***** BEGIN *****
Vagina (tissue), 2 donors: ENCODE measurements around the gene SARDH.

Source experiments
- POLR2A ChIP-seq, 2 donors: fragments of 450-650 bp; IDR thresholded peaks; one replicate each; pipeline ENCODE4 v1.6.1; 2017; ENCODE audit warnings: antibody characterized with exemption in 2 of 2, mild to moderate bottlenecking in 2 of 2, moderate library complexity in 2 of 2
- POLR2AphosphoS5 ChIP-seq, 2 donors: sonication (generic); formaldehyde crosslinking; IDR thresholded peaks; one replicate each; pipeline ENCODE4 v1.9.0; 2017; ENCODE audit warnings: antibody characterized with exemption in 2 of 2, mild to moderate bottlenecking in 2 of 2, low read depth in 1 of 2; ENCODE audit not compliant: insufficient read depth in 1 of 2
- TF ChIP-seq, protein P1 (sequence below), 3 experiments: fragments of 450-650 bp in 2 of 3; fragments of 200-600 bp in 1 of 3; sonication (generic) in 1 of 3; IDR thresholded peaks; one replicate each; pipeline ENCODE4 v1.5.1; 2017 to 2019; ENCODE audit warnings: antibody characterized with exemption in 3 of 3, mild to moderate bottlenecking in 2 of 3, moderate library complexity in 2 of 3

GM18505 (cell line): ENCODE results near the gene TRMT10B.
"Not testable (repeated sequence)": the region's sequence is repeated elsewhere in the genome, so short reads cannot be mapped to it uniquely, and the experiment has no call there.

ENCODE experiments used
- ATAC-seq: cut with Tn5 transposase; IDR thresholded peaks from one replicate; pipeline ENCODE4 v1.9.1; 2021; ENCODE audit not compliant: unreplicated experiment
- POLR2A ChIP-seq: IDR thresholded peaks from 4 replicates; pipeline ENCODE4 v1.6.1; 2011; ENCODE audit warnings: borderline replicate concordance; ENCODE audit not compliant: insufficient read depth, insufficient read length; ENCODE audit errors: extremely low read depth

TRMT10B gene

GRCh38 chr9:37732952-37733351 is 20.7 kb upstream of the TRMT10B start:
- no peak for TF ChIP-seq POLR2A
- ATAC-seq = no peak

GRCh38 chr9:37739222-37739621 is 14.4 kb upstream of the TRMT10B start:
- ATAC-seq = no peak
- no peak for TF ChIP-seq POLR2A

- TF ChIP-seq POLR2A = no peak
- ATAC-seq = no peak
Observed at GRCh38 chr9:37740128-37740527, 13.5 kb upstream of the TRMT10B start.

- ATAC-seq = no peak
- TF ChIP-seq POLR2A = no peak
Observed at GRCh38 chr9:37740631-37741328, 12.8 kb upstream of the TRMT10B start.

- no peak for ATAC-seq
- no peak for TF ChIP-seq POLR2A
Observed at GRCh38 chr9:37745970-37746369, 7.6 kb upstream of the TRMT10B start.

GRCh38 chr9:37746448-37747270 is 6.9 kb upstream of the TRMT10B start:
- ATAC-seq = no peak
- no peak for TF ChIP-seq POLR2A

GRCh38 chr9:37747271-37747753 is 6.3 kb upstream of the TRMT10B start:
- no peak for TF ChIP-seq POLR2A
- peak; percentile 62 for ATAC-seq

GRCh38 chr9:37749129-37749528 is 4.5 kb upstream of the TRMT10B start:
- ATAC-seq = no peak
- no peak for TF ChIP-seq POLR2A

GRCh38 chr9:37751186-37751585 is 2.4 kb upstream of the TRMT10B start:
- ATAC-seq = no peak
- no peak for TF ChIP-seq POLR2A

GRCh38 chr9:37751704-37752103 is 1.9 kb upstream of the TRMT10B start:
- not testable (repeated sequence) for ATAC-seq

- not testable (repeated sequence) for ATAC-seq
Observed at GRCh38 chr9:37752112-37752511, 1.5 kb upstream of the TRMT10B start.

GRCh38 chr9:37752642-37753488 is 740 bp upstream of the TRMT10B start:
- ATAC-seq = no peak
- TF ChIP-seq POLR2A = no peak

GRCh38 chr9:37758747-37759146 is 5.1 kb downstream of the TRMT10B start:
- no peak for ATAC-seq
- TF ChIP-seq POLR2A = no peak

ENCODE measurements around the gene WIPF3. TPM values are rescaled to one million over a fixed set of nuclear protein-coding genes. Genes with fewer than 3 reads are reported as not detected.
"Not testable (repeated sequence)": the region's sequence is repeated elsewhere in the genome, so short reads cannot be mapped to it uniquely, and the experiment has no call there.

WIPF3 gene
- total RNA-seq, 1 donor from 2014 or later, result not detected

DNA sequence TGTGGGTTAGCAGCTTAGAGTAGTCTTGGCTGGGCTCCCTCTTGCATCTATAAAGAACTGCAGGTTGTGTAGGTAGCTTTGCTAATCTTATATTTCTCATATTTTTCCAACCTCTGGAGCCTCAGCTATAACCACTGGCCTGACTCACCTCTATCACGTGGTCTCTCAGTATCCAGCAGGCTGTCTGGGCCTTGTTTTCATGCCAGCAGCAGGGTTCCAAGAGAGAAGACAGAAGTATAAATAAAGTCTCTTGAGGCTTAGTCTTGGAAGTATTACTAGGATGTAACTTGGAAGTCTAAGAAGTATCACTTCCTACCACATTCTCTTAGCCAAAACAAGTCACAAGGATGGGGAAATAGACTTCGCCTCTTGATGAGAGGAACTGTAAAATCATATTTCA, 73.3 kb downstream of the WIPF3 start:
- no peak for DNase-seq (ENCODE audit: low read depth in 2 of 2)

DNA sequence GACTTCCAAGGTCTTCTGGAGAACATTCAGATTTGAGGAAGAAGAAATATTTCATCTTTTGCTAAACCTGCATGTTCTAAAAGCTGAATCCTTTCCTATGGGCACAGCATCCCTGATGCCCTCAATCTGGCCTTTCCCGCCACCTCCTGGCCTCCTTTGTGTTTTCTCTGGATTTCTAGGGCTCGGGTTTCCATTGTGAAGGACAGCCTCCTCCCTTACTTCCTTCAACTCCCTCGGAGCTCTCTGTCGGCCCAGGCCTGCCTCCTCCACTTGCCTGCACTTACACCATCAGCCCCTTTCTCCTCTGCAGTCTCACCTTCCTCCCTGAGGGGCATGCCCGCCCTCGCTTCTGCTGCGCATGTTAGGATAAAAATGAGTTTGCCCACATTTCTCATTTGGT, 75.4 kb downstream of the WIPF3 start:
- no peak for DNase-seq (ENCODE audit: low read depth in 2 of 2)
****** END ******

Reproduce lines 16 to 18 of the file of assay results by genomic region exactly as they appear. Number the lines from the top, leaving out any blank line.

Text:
- ATAC-seq = no peak
- no peak for TF ChIP-seq POLR2A

- TF ChIP-seq POLR2A = no peak